Google has begun updating its Nexus S smartphones around the world to Android 'Gingerbread' version 2.3.6.
The Nexus handsets get their updates automatically and over the air — they run a stock version of Android and receive upgrades directly from Google, with no manufacturer customisation. The update reached the Nexus One a few days ago, and the Nexus S upgrade began on Tuesday.
Android 2.3.6 is only a minor upgrade from 2.3.4, chiefly aiming to fix a voice-search bug that some experienced with that previous version. However, when Google first pushed out 2.3.6 to Canadian users at the start of September, it turned out that the version introduced new bugs that broke wireless and USB tethering functionality.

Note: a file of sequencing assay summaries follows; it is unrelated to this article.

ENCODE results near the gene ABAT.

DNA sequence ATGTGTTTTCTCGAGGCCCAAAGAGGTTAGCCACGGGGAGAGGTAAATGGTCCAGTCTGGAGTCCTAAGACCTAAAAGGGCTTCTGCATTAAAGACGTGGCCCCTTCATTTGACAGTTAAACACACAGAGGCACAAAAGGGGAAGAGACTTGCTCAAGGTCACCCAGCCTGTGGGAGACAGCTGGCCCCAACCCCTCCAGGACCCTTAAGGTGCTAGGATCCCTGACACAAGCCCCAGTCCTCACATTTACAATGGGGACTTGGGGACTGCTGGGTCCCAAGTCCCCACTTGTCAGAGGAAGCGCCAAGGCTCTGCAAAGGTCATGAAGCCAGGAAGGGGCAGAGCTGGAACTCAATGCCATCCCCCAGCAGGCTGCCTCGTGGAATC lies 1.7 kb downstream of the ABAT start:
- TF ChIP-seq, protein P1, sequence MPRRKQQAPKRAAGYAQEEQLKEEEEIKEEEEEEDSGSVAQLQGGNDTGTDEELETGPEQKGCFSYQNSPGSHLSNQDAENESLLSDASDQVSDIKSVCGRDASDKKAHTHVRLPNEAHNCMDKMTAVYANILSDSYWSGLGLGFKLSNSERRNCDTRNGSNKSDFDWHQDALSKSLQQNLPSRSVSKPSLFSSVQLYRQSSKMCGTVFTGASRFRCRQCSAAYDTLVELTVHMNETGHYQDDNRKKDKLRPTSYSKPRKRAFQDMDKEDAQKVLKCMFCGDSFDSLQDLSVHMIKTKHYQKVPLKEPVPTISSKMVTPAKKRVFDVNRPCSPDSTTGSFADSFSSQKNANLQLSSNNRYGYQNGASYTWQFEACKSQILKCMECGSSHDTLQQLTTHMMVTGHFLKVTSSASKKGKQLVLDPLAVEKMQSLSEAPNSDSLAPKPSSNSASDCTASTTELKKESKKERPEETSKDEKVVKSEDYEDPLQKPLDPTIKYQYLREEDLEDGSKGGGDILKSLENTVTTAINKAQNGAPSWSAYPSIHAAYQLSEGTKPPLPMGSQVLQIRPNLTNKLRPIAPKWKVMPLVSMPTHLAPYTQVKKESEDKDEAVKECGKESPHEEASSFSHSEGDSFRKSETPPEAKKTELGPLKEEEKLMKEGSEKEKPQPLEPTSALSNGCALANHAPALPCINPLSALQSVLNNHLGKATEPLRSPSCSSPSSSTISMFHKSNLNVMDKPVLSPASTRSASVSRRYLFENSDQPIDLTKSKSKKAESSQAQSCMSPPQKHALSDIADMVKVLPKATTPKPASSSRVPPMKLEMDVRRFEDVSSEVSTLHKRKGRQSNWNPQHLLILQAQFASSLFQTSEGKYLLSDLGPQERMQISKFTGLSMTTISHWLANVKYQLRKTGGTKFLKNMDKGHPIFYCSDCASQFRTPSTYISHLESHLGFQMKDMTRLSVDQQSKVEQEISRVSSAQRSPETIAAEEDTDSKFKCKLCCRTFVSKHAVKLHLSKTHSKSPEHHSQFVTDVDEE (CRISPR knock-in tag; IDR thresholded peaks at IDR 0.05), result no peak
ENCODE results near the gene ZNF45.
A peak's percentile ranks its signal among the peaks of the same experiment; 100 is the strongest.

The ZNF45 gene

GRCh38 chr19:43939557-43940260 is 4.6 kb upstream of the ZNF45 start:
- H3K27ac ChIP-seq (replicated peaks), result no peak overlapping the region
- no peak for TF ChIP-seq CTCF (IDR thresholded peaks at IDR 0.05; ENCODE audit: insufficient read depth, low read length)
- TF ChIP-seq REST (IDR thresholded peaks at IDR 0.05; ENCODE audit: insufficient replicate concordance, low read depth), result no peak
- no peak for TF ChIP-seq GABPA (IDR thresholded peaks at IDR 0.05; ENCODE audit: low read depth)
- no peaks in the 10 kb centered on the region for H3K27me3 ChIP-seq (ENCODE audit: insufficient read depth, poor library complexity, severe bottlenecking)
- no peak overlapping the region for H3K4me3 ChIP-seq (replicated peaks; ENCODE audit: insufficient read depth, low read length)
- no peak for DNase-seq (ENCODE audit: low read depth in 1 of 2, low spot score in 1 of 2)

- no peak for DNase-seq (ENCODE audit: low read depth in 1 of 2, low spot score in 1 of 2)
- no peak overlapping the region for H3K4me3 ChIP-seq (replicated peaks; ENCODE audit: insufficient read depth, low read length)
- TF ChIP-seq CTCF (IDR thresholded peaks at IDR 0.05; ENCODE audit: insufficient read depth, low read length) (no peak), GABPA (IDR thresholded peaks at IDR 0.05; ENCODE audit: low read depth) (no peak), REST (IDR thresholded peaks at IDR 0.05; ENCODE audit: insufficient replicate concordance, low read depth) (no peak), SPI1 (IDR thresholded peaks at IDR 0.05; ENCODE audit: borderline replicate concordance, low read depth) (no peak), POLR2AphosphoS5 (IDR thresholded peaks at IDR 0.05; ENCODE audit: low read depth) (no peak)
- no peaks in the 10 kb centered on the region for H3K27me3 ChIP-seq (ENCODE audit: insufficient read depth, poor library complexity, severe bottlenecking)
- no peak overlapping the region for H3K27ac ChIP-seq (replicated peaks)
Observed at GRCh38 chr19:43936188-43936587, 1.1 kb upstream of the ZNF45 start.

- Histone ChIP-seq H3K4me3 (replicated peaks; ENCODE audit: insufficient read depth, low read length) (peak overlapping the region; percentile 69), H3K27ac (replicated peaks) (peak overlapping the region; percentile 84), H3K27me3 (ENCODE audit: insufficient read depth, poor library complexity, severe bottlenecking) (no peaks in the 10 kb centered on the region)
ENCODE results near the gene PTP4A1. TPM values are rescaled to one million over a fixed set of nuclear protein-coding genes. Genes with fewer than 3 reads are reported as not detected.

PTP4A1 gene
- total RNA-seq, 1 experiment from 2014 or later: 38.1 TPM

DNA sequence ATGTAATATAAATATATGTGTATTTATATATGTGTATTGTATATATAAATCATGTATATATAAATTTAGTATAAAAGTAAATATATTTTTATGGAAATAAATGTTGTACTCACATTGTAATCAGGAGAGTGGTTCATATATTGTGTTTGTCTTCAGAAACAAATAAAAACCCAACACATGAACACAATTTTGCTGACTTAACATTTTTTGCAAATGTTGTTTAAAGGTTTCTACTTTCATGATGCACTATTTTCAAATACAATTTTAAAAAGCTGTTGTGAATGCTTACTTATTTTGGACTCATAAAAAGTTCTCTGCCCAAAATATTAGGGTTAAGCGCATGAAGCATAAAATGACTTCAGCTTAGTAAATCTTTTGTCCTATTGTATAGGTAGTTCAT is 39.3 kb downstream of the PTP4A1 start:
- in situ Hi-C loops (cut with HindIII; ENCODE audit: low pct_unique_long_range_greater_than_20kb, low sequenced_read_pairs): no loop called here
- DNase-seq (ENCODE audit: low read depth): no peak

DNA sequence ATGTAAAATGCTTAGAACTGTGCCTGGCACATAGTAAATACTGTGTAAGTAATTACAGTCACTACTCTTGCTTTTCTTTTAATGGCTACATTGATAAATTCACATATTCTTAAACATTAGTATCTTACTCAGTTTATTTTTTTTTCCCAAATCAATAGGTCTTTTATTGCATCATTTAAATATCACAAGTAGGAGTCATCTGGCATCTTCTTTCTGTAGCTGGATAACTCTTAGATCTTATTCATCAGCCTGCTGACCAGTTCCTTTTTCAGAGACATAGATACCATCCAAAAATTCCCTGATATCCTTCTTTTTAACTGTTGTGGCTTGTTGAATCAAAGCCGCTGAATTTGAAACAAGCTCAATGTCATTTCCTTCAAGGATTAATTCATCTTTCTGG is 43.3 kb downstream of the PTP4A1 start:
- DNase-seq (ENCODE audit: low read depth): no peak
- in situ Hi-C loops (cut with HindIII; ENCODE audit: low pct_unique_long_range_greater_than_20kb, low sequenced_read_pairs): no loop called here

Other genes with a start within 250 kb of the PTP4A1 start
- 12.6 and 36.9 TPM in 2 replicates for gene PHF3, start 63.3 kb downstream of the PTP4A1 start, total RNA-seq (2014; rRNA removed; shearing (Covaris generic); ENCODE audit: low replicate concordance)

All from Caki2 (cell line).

Google pulled that build (GRK39C) of version 2.3.6 and took a few weeks to come up with the new one, labelled GRK39F. According to Android Police, the new build fixes the tethering issues displayed in GRK39C.
The next major upgrade for Android smartphones will be 'Ice Cream Sandwich', due in October or November. This will bring some unification to the diverging handset and tablet versions of Android.
Currently, many large-screen apps written for the tablet-focused 'Honeycomb' variant do not work on Gingerbread phones, but developers are being urged to ensure their apps are ready for the upcoming re-convergence of the Android platform.